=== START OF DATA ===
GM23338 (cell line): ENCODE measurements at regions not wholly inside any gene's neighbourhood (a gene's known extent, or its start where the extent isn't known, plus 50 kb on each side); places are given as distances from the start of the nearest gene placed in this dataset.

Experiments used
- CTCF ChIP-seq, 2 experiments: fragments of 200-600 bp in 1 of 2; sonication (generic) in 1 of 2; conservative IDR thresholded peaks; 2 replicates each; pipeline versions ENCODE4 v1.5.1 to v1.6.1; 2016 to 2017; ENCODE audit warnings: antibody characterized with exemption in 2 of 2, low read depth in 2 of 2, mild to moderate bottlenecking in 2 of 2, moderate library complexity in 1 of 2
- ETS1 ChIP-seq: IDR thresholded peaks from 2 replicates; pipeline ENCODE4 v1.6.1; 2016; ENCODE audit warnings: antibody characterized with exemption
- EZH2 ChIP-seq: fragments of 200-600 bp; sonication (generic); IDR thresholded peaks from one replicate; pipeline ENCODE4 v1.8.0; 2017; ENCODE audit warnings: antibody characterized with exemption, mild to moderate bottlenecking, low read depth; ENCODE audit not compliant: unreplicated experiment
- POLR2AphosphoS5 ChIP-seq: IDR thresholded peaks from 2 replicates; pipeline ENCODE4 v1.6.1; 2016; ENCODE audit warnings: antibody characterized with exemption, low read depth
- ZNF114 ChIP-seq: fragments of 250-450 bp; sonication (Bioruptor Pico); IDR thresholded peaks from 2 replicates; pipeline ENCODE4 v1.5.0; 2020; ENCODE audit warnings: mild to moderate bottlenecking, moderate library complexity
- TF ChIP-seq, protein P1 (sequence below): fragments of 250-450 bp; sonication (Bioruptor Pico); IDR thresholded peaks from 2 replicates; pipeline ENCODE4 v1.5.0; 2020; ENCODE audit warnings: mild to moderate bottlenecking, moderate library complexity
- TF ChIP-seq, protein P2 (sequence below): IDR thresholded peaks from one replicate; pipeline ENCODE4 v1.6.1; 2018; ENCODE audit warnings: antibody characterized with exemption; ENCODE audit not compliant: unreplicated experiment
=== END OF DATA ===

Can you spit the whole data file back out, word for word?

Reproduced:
GM23338 (cell line): ENCODE measurements at regions not wholly inside any gene's neighbourhood (a gene's known extent, or its start where the extent isn't known, plus 50 kb on each side); places are given as distances from the start of the nearest gene placed in this dataset.

Experiments used
- CTCF ChIP-seq, 2 experiments: fragments of 200-600 bp in 1 of 2; sonication (generic) in 1 of 2; conservative IDR thresholded peaks; 2 replicates each; pipeline versions ENCODE4 v1.5.1 to v1.6.1; 2016 to 2017; ENCODE audit warnings: antibody characterized with exemption in 2 of 2, low read depth in 2 of 2, mild to moderate bottlenecking in 2 of 2, moderate library complexity in 1 of 2
- ETS1 ChIP-seq: IDR thresholded peaks from 2 replicates; pipeline ENCODE4 v1.6.1; 2016; ENCODE audit warnings: antibody characterized with exemption
- EZH2 ChIP-seq: fragments of 200-600 bp; sonication (generic); IDR thresholded peaks from one replicate; pipeline ENCODE4 v1.8.0; 2017; ENCODE audit warnings: antibody characterized with exemption, mild to moderate bottlenecking, low read depth; ENCODE audit not compliant: unreplicated experiment
- POLR2AphosphoS5 ChIP-seq: IDR thresholded peaks from 2 replicates; pipeline ENCODE4 v1.6.1; 2016; ENCODE audit warnings: antibody characterized with exemption, low read depth
- ZNF114 ChIP-seq: fragments of 250-450 bp; sonication (Bioruptor Pico); IDR thresholded peaks from 2 replicates; pipeline ENCODE4 v1.5.0; 2020; ENCODE audit warnings: mild to moderate bottlenecking, moderate library complexity
- TF ChIP-seq, protein P1 (sequence below): fragments of 250-450 bp; sonication (Bioruptor Pico); IDR thresholded peaks from 2 replicates; pipeline ENCODE4 v1.5.0; 2020; ENCODE audit warnings: mild to moderate bottlenecking, moderate library complexity
- TF ChIP-seq, protein P2 (sequence below): IDR thresholded peaks from one replicate; pipeline ENCODE4 v1.6.1; 2018; ENCODE audit warnings: antibody characterized with exemption; ENCODE audit not compliant: unreplicated experiment